Quadriplegic Texas man hit with $3G power bill after winter storm: 'I don't know how I'm gonna pay this'

Nicholas Milazzo tells 'America Reports' that he's 'been without help the entire week'

After a deadly winter storm left millions of Texans without power and facing shortages of food and clean water, some residents are now seeing exorbitant electricity bills.

Nicholas Milazzo, a quadriplegic, told "America Reports" on Monday that his need to keep the temperature high because of his condition has left him with an energy bill he can't pay.

"I have to keep the temperature up because I have trouble regulating my body temperature," Milazzo explained to host Sandra Smith. 

Milazzo said he was urged by his electric provider to switch as wholesale prices skyrocketed during the storm, but not before he was charged $3,000 for heating his home.

SOME TEXANS' ELECTRICITY BILLS SKYROCKET AS HIGH AS $17,000

"No providers were allowing me to switch immediately and basically I got stuck with a $3,000 bill that I don't know how I'm gonna pay right now."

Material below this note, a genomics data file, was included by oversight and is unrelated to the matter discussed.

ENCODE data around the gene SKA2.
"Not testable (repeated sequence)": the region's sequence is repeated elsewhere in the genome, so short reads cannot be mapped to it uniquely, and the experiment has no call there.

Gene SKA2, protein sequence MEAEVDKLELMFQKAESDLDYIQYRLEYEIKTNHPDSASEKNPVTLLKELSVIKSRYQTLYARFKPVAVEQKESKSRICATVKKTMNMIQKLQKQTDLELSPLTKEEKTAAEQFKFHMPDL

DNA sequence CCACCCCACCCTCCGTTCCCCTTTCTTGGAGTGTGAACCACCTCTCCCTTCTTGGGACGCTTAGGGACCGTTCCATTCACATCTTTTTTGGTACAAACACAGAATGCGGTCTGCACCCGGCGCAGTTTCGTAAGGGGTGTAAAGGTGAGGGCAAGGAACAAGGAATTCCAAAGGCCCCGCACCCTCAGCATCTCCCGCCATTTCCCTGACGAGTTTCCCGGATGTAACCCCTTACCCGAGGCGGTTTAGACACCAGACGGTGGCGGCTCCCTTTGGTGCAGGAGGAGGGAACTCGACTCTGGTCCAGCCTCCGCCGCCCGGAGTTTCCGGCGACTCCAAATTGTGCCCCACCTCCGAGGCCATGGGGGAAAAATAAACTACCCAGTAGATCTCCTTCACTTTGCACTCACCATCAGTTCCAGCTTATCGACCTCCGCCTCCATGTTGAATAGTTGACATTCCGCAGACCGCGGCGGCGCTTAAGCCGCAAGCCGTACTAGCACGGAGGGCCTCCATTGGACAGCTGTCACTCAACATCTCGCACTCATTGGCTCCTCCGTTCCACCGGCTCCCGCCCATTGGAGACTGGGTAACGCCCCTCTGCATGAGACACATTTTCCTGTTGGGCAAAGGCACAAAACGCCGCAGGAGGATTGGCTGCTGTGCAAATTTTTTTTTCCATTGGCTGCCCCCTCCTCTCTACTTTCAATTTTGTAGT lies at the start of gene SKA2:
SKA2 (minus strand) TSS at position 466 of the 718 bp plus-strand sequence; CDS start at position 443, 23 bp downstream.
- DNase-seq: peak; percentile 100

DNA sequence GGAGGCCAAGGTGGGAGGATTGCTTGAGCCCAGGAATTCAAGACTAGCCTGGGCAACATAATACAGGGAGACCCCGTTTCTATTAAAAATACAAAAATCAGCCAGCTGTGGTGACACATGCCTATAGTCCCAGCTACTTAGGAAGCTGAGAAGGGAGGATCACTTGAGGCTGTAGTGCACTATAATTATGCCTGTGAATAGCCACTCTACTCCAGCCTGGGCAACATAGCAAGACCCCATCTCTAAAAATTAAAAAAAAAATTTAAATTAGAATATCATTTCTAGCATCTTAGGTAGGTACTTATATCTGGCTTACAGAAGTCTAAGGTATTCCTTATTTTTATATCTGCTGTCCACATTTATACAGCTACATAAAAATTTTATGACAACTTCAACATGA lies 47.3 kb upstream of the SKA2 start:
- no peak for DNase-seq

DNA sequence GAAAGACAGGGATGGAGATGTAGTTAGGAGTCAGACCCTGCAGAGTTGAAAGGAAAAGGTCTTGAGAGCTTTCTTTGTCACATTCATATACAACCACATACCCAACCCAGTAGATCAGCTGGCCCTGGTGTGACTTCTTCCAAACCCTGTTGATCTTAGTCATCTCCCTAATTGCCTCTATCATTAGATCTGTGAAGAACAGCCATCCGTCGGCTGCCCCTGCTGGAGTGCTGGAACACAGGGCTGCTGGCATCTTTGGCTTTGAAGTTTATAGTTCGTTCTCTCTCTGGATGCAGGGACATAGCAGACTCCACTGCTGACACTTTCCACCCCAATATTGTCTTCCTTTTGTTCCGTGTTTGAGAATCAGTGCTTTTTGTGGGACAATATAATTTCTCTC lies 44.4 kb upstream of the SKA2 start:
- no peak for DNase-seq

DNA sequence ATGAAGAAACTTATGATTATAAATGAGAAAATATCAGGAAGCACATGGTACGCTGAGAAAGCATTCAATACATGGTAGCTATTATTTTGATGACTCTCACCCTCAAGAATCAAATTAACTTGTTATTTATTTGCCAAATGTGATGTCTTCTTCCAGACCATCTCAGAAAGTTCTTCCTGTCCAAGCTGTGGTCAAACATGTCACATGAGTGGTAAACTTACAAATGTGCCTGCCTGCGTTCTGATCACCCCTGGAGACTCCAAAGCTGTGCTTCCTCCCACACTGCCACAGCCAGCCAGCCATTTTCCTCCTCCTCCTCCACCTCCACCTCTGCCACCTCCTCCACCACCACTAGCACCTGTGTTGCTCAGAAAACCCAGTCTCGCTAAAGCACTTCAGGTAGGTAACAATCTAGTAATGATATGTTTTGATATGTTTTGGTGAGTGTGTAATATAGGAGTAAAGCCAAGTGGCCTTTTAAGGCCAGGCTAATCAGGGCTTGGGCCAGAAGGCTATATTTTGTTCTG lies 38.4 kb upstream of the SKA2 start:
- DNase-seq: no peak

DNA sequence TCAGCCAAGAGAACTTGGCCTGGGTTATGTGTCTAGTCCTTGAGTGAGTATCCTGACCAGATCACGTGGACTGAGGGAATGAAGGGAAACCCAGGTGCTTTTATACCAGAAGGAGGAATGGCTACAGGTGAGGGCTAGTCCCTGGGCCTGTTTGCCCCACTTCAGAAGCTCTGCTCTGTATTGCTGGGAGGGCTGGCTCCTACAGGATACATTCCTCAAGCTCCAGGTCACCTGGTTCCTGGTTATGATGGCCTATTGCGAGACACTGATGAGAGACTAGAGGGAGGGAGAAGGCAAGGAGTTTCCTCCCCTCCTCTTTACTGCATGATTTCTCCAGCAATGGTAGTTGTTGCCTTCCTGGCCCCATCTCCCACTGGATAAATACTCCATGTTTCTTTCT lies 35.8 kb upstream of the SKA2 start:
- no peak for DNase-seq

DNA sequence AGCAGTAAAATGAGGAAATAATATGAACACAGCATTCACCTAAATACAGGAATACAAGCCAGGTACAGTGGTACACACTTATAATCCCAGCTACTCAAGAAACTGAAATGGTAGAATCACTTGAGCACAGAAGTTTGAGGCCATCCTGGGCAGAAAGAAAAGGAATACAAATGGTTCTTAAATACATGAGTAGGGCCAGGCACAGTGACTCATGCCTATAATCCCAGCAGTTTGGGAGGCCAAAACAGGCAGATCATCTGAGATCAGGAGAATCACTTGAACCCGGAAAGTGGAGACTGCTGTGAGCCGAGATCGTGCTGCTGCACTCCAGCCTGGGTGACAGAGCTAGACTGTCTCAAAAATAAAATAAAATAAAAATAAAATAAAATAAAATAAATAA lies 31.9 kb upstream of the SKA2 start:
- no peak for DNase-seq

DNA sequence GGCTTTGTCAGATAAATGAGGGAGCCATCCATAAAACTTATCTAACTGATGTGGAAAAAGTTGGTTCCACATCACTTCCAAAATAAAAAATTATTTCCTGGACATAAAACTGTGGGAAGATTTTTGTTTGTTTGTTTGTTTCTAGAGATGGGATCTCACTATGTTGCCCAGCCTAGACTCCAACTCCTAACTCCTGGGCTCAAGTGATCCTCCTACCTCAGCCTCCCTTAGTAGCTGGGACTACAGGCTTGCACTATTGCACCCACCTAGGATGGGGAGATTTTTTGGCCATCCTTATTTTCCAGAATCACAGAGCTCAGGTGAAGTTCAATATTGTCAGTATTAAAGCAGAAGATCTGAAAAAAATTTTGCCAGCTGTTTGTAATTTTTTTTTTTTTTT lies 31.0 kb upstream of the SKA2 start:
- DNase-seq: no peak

Griddy, a wholesale electricity provider in the state, addressed the price hikes in a statement on its website last Thursday, writing "We know you are angry and so are we. P-----, in fact."

The company explained wholesale prices shot up because the Public Utility Commission of Texas (PUCT) took control of the Electric Reliability Council of Texas, which operates the state’s power grid, on Monday and raised the wholesale price to $9 per kilowatt-hour until the grid could manage the demand caused by the winter storm.

TEMPERATURES TO RISE IN THE SOUTH FOLLOWING HISTORIC WEEK OF SNOW, COLD AND ICE

Milazzo said the experience has been "pretty tough" on him, as statewide power and water outages have left him without help.

"I have a nurse that comes every day to help me out and she lost water and she lost power so I've been without help the entire week," he said. "I'm worried that my electricity is gonna go out, that my water is gonna go out, so I've had to fill my bathtub, fill my sink with water just praying that nothing bad happens."

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Despite it all, Milazzo is doing his best to maintain his optimism, acknowledging that he is "one of the lucky ones that I still have power," and vowing to "be strong for everyone" as his state begins a long recovery.

Fox News' Brie Stimson contributed to this report.

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